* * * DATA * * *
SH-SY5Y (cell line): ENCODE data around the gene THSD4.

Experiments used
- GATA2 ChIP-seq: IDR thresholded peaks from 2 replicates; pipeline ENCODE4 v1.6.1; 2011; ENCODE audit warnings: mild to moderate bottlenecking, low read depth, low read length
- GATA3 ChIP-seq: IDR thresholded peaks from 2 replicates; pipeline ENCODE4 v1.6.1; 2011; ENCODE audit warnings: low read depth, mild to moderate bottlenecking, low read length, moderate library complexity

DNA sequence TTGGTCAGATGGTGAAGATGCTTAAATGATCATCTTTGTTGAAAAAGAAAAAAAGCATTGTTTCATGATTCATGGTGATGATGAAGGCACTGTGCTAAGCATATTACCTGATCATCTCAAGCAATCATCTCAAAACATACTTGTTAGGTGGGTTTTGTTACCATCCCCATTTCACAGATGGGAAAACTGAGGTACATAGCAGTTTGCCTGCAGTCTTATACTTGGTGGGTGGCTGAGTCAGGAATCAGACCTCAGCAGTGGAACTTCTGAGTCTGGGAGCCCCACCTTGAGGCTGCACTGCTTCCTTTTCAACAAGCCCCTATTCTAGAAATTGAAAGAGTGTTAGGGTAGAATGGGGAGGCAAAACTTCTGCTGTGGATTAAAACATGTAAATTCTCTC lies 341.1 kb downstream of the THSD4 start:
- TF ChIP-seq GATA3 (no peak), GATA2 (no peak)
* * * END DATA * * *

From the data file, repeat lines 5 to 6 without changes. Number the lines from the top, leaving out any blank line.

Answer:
DNA sequence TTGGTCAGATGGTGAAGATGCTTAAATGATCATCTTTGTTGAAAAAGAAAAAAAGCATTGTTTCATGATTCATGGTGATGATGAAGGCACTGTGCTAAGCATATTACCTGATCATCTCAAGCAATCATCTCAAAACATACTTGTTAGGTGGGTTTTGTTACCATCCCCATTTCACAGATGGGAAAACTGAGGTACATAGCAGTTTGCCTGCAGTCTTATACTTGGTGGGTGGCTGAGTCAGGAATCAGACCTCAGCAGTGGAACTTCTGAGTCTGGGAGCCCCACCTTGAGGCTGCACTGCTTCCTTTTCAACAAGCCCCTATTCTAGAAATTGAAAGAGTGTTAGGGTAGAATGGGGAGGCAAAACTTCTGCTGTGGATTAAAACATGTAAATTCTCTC lies 341.1 kb downstream of the THSD4 start:
- TF ChIP-seq GATA3 (no peak), GATA2 (no peak)